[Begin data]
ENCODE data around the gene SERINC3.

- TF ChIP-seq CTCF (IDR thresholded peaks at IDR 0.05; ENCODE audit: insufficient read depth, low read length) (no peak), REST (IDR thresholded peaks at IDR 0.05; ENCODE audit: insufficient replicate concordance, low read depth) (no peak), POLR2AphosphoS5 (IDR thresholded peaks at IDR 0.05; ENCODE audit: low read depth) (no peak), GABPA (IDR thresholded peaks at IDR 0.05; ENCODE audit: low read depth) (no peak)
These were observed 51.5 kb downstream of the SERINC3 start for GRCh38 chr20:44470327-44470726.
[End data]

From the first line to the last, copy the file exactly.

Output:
ENCODE data around the gene SERINC3.

- TF ChIP-seq CTCF (IDR thresholded peaks at IDR 0.05; ENCODE audit: insufficient read depth, low read length) (no peak), REST (IDR thresholded peaks at IDR 0.05; ENCODE audit: insufficient replicate concordance, low read depth) (no peak), POLR2AphosphoS5 (IDR thresholded peaks at IDR 0.05; ENCODE audit: low read depth) (no peak), GABPA (IDR thresholded peaks at IDR 0.05; ENCODE audit: low read depth) (no peak)
These were observed 51.5 kb downstream of the SERINC3 start for GRCh38 chr20:44470327-44470726.